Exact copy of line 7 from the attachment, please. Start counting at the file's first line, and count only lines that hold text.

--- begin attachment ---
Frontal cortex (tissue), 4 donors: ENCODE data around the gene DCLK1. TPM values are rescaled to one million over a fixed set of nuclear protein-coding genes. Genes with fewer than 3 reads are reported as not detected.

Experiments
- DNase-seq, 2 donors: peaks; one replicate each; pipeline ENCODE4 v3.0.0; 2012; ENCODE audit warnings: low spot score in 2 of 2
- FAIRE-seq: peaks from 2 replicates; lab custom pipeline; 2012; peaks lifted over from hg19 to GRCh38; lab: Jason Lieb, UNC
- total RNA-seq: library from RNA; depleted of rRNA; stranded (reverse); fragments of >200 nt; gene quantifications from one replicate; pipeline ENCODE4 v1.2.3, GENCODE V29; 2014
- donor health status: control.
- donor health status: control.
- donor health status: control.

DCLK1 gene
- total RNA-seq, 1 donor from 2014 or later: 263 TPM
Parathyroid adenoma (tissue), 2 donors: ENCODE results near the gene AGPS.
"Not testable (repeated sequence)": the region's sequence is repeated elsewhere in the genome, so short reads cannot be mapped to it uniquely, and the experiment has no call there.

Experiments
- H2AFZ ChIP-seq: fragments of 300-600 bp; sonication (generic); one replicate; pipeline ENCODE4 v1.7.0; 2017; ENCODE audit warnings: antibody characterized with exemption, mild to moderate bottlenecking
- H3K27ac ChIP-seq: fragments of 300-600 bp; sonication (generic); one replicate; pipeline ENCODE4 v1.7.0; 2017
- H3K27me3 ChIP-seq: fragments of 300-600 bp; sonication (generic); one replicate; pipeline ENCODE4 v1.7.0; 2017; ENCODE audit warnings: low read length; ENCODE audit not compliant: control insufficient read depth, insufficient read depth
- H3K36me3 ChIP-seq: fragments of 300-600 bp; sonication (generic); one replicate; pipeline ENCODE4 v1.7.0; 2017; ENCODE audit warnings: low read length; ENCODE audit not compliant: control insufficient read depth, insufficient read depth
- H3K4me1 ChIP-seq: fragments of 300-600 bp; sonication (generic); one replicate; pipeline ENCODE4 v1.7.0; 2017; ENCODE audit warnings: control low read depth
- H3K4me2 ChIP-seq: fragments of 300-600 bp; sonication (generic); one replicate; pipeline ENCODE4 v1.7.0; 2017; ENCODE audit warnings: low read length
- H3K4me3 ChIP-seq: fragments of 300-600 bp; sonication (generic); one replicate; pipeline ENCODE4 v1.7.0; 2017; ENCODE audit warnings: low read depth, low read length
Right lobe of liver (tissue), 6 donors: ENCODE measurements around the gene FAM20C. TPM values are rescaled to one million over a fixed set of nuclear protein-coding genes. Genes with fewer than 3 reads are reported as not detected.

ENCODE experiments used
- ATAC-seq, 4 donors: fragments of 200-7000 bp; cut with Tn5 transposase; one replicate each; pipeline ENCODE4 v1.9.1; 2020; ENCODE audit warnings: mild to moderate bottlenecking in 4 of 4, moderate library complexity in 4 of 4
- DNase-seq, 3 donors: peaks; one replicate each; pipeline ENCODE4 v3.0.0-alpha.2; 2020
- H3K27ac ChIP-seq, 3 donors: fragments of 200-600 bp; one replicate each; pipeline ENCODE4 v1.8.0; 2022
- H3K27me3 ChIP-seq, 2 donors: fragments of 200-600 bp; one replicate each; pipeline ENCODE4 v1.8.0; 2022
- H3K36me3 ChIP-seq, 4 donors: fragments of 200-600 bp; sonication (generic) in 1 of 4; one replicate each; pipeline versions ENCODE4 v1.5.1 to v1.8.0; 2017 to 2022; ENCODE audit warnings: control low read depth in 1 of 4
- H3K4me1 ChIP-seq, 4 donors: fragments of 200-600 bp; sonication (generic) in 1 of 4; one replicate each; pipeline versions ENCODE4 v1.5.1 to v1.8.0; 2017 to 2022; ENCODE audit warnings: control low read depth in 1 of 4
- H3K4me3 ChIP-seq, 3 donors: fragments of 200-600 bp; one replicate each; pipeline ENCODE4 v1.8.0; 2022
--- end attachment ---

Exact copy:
- donor health status: control.